- The Hebrews and the Hellenists. In his coverage of these two groups, he deals with one of the knottiest problems in studying the Acts of the Apostles: the whole rationale behind the appointment of Stephen and the other deacons, and the nature of these two groups both within Judaism and the Jerusalem church. Simmons’ idea is that the Hellenists, being Jewish by religion but largely Greek in culture, were the vanguard of the church’s outreach to the Gentile world, and also the chief sufferers of the persecution unleashed by the Sanhedrin.
- Charlatans, Exorcists and Magicians
- The Herodians
- The Roman Imperial Rulers, which includes a description of every emperor from Augustus to Domitian, including the most detailed description I have seen of the lives of the three emperors of Tacitus’ “one and long year” (69 A.D.) namely Galba, Otho and Vitellius
- The Centurions
- Patrons, Clients and Trade Guilds. Patronage drove the whole Roman system and made it work for a millennium, but this is a subject that gets almost no coverage in Christian literature. Simmons discusses patronage in general, how it affected the church from the outside, and how the patronage mentality, engrained in the people, entered the church.
- The Greek Philosophers. Another subject that Evangelicals tend to shy away from, Simmons concentrates on two schools: the Epicureans and the Stoics.
- Slaves and Freed Persons, where he discusses the whole institution in its Roman (not American) context and why the church probably did not openly advocate its abolition at the beginning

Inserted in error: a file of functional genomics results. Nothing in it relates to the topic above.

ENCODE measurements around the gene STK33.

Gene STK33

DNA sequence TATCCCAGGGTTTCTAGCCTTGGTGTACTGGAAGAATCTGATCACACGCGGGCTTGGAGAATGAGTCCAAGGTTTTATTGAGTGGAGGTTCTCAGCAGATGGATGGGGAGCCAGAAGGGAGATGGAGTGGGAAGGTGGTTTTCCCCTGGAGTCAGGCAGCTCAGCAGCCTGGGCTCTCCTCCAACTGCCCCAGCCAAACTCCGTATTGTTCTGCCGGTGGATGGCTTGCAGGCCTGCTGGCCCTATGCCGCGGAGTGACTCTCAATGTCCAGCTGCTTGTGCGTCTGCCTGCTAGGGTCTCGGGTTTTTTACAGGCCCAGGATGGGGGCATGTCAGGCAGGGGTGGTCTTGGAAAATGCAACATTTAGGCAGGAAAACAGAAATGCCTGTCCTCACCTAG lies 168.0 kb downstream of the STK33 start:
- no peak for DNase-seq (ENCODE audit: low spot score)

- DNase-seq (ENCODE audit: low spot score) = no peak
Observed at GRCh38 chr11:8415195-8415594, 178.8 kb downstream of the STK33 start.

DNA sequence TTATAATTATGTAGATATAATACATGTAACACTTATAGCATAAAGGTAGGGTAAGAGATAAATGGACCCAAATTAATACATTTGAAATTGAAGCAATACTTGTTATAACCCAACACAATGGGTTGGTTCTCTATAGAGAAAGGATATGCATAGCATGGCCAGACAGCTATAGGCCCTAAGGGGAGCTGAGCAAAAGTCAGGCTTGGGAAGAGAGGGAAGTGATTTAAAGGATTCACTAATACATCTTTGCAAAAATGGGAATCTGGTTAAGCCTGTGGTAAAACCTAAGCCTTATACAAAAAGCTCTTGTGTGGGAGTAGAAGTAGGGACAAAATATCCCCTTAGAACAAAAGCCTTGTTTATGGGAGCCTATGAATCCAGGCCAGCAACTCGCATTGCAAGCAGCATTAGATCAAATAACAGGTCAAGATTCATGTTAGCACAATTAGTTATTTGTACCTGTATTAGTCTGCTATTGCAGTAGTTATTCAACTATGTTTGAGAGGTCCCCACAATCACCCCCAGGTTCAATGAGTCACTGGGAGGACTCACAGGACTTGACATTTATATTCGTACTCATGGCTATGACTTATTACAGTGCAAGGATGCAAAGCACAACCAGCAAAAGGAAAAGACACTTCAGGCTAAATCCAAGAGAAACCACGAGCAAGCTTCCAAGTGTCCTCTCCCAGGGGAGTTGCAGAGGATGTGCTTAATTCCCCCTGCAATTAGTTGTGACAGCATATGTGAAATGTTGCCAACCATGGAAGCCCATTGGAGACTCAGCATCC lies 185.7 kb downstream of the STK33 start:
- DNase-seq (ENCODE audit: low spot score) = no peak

Simmons’ narrative is generally clear. He tries to avoid the academic jargon that seminary scholars are famous for, but many of his topics are complex. Lighting the way are his illustrations, which are numerous and attractive. In particular his use of the artwork of J.-J. Tissot is proof that, as long as copyright laws are what they are, Christian authors will continue to profit from their nineteenth century predecessors, although there’s no question that Tissot’s work (he spent extensive time in the Holy Land) does add to the book.
The editing needs some touching up in spots. If there’s one aspect of the content that in my opinion could use some enhancement, it’s his use of his sources and context after the New Testament era, which needs to be brought up to par with his use of intertestamental information. For example, his depiction of the brutality of the Julio-Claudian emperors should be set against, say, the Severans and their third century successors, whose damage to the Empire was far more extensive and ultimately proved to be fatal in the West. Some discussion of the effects of the Roman world on the development of Christian theology wouldn’t hurt either. For example, he discusses the “graces” that came from patrons, but that reality in turn influenced Augustine’s concept of justification, so important for Reformed theology. In the reverse, he mentions the proper client response of being eucharistos (grateful) without really dealing with the relationship between that and the Lord’s Supper.
But perhaps much of this is beyond the scope of the book, which is broad enough. It’s hard to think of a book where one can get “up to speed” more readily on the world of Jesus and the Apostles than Peoples of the New Testament World: An Illustrated Guide, and as such it is an essential reference for those who wish to really know what it was like to walk and live in the world of Jesus and his Apostles.
The book’s author furnished the review copy.